The European Union has confirmed that its new trade defense rules - which aim to address state-induced market distortion by cracking down on dumped and subsidised imports - have now come into effect.
The purpose of the new laws is to tackle the issues caused by state-induced distortions, which frequently lead to market overcapacities in the international trading environment, while remaining compliant with World Trade Organization rules.
Currently, dumping is calculated by comparing export prices with domestic prices, or costs in the exporting country. Under the new rules, in cases where state intervention in the economy has distorted domestic prices, the European Commission will disregard them when calculating value and will instead use other, more accurate benchmarks of production and sale.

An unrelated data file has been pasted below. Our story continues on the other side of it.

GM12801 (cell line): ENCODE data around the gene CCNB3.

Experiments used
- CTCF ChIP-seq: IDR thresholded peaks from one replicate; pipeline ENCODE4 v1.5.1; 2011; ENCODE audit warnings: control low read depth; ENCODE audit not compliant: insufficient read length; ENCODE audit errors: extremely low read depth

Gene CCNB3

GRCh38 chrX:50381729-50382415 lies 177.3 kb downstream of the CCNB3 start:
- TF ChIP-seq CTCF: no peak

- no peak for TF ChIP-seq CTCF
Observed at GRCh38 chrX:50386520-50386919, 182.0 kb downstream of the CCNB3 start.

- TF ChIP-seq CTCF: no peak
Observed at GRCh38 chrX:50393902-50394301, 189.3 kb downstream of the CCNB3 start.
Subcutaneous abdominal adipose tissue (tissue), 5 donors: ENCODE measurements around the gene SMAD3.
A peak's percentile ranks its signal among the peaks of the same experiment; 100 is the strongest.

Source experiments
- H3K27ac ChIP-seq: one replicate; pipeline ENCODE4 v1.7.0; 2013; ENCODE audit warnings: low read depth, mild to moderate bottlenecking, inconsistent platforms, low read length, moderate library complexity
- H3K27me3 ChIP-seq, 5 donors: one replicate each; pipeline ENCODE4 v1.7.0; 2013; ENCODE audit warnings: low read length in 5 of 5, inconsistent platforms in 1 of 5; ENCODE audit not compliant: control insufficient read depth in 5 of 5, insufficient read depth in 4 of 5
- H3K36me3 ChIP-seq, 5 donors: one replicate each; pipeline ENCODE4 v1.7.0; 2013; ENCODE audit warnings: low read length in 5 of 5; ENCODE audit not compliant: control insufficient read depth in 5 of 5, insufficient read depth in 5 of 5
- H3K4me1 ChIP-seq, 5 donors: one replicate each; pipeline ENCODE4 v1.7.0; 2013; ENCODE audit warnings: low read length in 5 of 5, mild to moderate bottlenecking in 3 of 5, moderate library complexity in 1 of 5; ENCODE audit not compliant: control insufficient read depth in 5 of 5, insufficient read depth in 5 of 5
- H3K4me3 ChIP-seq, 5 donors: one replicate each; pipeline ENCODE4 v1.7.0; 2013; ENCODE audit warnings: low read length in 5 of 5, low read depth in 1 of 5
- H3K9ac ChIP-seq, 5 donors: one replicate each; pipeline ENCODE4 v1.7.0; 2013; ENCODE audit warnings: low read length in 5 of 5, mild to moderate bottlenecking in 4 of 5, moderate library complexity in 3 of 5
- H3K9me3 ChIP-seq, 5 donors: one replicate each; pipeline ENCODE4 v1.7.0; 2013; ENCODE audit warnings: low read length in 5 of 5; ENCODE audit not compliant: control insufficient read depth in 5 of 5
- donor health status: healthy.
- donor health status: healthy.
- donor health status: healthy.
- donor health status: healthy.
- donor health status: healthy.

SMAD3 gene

The new laws will be supported by country reports that will serve as evidence to request the use of the new methodology in anti-dumping investigations, with the first such report targeting China, as the bulk of the EU's anti-dumping activity pertains to Chinese imports. The next report will examine Russia.
Social and environmental standards can also factor into the new methodology where relevant, while anti-subsidy measures are also being introduced to ensure that any new subsidies revealed in the course of an investigation can be included in the final duties imposed.
European Commission president Jean-Claude Juncker said: "Our unshakable and facts-based conviction that trade brings prosperity will not prevent us from defending our workers and companies with all legitimate tools when others do not play by the rules.
"With this new legislation and a new set of modernized tools that will be soon in place, Europe will be able to keep pace and deal more effectively with the ever-changing realities of the international trading environment."